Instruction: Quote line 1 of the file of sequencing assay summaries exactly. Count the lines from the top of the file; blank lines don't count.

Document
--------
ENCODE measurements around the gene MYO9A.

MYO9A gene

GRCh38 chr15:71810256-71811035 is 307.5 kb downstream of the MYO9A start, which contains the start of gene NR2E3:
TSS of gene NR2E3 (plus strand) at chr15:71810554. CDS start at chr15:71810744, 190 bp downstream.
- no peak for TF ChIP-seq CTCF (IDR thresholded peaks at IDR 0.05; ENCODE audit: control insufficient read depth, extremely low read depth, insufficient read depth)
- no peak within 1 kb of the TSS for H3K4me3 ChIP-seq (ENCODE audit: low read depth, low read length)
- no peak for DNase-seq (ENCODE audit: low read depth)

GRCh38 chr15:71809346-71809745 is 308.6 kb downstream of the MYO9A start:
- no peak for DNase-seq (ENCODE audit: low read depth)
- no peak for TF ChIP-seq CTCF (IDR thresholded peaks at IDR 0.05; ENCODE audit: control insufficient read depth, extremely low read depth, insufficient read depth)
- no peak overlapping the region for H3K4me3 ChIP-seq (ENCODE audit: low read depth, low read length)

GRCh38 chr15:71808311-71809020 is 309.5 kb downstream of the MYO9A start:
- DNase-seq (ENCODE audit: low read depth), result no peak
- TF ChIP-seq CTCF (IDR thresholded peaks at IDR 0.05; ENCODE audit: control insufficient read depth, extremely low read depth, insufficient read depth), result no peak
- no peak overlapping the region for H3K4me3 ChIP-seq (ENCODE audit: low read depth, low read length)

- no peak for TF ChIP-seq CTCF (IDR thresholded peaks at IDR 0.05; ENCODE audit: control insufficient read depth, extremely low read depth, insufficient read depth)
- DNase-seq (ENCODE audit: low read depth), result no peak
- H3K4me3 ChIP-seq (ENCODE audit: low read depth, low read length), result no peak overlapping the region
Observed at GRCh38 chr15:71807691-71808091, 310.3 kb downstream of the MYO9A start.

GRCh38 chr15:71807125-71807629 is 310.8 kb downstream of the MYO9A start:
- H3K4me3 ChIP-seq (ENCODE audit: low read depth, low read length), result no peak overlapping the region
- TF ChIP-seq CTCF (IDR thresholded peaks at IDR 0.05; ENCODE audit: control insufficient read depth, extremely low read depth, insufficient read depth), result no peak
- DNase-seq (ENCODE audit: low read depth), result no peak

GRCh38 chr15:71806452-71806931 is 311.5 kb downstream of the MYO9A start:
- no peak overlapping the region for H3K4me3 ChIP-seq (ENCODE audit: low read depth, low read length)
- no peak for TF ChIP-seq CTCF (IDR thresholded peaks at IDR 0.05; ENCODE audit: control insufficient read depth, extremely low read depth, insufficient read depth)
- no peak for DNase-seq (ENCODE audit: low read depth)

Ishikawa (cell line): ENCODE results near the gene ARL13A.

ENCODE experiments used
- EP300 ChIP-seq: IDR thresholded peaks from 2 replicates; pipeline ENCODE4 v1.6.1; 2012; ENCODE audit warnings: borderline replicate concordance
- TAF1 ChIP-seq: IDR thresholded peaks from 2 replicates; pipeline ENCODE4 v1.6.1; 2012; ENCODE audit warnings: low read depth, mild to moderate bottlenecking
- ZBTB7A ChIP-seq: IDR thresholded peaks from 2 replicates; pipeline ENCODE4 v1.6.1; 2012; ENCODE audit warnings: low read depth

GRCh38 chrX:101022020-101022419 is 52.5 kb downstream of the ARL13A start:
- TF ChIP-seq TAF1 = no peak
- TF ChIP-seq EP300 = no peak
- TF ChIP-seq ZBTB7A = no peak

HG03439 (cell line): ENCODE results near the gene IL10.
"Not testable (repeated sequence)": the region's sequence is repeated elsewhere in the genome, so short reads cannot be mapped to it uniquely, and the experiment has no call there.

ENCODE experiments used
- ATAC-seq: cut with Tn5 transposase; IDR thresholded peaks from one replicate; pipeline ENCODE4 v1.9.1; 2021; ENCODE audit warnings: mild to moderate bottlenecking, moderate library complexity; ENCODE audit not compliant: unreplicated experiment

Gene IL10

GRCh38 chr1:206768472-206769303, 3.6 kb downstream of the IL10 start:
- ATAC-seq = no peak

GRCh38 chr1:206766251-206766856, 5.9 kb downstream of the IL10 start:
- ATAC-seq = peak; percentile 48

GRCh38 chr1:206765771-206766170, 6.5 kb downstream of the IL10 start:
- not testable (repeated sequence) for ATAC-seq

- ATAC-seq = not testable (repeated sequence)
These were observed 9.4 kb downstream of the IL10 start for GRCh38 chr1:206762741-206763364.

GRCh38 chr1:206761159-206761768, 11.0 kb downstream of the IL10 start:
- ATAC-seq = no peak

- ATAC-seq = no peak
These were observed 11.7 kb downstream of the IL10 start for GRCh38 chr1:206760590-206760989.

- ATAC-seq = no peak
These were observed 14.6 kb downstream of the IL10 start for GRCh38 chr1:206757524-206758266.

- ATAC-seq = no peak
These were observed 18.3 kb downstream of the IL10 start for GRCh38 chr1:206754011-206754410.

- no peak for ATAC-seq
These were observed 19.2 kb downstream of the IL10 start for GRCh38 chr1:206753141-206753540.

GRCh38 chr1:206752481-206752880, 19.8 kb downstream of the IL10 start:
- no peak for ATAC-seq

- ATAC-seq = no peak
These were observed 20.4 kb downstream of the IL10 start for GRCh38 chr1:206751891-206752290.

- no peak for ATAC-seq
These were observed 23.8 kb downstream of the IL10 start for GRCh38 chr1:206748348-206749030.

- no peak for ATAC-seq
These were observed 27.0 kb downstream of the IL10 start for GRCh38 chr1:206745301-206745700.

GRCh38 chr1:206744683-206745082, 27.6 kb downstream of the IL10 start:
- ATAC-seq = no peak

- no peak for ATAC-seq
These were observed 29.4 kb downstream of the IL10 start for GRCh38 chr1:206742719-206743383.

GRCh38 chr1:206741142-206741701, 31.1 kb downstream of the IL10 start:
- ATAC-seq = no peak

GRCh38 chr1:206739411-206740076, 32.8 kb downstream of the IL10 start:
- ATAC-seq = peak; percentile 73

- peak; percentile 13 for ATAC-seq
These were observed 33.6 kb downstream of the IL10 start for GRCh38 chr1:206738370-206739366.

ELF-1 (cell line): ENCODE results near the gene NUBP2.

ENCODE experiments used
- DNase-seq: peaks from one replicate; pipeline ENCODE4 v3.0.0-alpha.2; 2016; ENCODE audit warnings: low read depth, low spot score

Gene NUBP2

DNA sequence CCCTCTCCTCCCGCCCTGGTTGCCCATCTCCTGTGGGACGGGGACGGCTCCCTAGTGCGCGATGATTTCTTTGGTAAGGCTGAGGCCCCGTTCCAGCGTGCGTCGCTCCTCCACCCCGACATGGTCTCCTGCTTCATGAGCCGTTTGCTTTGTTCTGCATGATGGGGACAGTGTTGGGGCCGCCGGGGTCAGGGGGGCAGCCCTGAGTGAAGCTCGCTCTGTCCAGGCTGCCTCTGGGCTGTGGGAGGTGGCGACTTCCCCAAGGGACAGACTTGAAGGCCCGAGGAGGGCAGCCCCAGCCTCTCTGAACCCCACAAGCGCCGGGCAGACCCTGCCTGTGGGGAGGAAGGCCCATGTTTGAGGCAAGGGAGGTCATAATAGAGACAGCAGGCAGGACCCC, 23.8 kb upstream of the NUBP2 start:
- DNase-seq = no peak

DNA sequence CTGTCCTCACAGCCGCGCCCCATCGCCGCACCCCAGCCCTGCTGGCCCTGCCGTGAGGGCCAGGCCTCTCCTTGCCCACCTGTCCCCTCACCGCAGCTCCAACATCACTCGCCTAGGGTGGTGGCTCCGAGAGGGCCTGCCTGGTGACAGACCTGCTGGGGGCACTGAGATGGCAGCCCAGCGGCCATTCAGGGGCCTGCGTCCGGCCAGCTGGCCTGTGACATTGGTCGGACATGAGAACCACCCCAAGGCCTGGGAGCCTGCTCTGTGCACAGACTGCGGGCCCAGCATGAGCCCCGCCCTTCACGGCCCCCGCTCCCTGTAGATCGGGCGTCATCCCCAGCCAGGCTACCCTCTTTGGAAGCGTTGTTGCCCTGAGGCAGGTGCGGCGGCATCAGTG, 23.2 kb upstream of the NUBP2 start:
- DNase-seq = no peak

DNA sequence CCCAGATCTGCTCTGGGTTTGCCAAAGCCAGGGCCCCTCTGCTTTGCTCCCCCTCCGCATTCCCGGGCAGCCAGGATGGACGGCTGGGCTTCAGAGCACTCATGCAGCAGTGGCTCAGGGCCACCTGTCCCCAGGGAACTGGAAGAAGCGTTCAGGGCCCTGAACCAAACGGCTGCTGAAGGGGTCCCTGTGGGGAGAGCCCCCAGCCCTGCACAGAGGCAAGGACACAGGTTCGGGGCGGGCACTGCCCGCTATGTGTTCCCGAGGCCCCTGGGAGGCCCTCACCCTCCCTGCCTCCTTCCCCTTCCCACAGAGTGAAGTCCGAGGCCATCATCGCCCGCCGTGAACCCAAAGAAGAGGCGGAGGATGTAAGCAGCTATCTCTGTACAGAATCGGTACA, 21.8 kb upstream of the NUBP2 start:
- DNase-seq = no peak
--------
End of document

ENCODE measurements around the gene MYO9A.